15 year old grand daughter

by Kay
(Ventura, CA)

Hi Wray,
I have written prior regarding my own post menopausal problems with a thickened uterine lining and polyps but this one is for my grand daughter. She is now 15 but has had problems with nausea and vomiting since puberty. She has nausea in the mornings and it is much worse before and after her period with vomiting. Most days she gets better by late morning but during her cycle is sometimes sick all day. She does have cramping but the nausea seems to be there with or without it.

She recently had blood testing for hormone levels, thyroid, being anemic, celiac disease and more. Everything came back normal. Do you think the progesterone or estrogen levels could be the cause as it is worse before, during, and just after her cycle.

Thanks Wray

Kay

Comments for 15 year old grand daughter

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Dec 14, 2012
15 year old grand daughter
by: Wray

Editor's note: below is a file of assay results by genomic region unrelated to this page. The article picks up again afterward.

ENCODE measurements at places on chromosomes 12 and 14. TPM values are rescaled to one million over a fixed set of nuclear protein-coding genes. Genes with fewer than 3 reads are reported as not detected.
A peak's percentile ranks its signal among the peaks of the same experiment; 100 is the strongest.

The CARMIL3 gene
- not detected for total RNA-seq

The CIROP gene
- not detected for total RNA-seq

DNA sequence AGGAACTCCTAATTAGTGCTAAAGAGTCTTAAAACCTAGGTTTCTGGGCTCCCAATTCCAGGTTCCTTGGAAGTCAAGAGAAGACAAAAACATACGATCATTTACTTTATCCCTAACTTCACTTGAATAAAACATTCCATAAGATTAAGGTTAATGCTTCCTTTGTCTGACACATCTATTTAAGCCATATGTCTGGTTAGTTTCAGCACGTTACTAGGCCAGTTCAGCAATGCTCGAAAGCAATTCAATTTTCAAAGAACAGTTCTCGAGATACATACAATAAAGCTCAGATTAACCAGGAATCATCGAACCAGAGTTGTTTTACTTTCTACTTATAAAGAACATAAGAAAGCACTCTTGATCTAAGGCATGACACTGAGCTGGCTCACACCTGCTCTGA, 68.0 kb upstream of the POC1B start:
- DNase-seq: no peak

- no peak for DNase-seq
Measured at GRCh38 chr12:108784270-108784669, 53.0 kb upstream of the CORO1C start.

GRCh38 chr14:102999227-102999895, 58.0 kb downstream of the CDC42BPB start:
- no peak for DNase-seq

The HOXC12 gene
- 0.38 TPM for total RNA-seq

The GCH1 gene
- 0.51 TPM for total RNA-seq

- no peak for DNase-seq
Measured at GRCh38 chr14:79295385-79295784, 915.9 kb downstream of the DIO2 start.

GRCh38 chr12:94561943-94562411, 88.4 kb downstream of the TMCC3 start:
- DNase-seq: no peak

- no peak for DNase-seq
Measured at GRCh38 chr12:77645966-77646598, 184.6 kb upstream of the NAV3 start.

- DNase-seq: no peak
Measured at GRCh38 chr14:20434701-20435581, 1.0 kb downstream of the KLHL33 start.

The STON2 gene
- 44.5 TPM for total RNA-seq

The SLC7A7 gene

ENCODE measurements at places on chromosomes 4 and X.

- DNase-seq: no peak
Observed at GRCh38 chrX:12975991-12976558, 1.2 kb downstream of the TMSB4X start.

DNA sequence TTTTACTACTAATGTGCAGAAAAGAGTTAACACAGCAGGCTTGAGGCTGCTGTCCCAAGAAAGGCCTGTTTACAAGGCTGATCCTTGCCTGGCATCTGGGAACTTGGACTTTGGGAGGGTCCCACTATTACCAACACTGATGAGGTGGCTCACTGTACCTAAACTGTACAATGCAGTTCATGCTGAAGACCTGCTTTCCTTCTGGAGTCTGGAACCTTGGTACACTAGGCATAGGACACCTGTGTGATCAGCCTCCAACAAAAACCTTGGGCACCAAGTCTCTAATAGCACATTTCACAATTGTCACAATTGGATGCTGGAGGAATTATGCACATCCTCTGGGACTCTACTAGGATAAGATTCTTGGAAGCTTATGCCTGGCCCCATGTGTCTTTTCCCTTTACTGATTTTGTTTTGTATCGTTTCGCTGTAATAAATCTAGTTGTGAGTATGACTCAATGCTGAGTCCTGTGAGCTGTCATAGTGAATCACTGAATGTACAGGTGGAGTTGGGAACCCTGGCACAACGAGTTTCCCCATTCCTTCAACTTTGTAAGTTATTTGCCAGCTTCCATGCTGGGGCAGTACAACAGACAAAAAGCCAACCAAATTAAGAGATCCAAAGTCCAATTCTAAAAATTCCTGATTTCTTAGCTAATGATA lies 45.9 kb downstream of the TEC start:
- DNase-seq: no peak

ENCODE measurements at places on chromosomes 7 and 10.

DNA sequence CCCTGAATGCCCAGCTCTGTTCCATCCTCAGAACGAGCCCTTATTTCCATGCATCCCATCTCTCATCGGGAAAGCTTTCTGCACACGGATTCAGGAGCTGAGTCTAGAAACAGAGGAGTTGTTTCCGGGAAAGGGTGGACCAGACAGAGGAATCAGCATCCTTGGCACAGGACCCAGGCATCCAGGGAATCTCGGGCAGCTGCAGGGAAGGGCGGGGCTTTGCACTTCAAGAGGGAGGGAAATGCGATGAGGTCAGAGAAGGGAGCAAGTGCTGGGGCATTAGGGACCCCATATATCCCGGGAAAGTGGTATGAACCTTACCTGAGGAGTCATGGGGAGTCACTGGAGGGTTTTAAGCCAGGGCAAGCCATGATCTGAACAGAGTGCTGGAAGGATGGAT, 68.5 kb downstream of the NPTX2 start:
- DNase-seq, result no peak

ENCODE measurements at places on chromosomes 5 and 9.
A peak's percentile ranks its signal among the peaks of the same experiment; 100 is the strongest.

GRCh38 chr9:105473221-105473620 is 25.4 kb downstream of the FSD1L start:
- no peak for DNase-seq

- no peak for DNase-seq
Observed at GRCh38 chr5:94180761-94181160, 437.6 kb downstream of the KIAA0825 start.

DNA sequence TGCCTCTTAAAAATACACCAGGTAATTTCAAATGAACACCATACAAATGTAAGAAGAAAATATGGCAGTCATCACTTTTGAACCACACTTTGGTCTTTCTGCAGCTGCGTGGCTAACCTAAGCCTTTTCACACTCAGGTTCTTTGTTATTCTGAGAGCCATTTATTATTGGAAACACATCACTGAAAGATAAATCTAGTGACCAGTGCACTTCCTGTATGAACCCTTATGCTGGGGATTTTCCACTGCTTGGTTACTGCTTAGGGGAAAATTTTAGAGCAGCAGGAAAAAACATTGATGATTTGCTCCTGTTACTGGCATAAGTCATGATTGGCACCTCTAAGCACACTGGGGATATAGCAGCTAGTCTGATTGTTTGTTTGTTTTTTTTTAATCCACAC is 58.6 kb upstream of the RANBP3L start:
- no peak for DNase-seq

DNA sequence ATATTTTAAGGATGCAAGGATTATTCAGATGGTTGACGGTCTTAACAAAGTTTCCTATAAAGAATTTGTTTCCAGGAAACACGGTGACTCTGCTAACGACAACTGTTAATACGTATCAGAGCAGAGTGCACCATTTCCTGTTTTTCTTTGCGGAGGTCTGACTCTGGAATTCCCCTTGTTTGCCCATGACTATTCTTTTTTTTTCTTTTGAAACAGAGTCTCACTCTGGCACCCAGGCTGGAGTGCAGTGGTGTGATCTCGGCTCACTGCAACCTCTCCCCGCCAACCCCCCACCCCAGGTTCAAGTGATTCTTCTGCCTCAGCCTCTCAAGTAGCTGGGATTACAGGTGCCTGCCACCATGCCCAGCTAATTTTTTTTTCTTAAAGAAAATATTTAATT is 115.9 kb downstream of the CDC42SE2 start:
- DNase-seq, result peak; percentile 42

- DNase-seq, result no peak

Hi Kay The timing is perfect for a hormonally related problem. And 'normal', oh dear I get so frustrated! They look at a range for the hormones, and if it falls within this everything is normal. Very rarely do they look at the ratio, and this is what it's all about. Both progesterone and oestrogen could be within range, but if oestrogen is high 'normal' and progesterone low, all hell can break loose. The nausea is so simple to explain. It's caused by something called substance P, oestrogen tends to ramp it up too, see here, here, here here, here, here here and here. Substance P does suppress progesterone, but if enough is used progesterone suppresses substance P. Oestrogen destabilises blood glucose, progesterone stabilises it, see here. It would appear your granddaughter is not ovulating each month, so her testosterone and oestrogen have nothing to counter it. This is often the case in puberty. We have more info on our Menstruation page. An unstable blood glucose and/or a sharp drop in it, will cause nausea, so the whole ties together nicely. Particularly as it's worse when oestrogen is highest, i.e. prior to bleeding and during her period. I suggest she tries using 100mg/day progesterone, rubbing some over her tummy each time she does, using the rest over other areas. She must avoid all sweet foods at night, by sweet I mean all sugars, and even those found in all grains, legumes, processed milk and sweet starchy fruits and vegetables. Her blood glucose is dropping too low over night, hence the nausea in the morning. I also suggest she takes 4000mg glutamine at night. This is remarkable at stopping nausea. The brain can use it in place of glucose, so it stabilises the blood glucose. Plus it's the only substance the enterocytes lining the gut can use for energy, healing and repair. Please let me know if this helps her. Take care Wray

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